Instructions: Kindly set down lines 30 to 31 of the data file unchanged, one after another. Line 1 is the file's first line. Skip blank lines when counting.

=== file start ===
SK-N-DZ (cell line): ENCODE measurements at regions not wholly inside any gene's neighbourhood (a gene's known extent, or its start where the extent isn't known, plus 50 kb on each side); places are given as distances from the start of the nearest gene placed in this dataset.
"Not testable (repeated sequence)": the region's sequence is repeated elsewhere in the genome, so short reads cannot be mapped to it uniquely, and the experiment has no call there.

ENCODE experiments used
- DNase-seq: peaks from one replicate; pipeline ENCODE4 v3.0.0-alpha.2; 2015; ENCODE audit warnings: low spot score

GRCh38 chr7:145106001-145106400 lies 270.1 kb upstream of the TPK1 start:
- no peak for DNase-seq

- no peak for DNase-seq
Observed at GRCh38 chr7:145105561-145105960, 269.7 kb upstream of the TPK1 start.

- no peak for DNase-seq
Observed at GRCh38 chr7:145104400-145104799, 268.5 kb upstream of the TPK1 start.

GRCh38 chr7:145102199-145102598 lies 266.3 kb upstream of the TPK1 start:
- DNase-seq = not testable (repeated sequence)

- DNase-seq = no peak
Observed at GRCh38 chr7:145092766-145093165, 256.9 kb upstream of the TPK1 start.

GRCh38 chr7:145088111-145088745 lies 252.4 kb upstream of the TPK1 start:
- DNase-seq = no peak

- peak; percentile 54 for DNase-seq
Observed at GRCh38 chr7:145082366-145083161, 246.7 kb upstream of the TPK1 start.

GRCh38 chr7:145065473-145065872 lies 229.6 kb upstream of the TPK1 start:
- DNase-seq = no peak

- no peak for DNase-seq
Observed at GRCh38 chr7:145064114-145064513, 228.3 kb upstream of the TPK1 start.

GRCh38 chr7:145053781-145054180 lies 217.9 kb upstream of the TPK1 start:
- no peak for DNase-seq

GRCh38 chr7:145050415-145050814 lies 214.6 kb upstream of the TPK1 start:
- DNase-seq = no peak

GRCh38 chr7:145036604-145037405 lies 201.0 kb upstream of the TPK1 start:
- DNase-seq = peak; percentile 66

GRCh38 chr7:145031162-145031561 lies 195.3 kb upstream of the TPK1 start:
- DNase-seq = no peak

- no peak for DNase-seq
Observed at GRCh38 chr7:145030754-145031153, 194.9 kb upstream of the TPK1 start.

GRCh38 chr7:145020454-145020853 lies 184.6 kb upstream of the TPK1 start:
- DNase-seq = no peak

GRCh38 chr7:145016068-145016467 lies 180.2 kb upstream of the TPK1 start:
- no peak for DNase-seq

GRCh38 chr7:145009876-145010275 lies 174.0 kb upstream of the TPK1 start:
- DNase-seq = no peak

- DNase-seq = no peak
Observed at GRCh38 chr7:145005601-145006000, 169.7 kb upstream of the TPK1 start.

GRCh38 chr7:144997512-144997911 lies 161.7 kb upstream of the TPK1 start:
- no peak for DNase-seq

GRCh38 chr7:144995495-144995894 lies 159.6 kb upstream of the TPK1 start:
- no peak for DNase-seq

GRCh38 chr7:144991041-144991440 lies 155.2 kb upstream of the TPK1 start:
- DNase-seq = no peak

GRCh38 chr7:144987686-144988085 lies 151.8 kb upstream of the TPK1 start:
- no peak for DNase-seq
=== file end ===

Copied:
- DNase-seq = no peak

- no peak for DNase-seq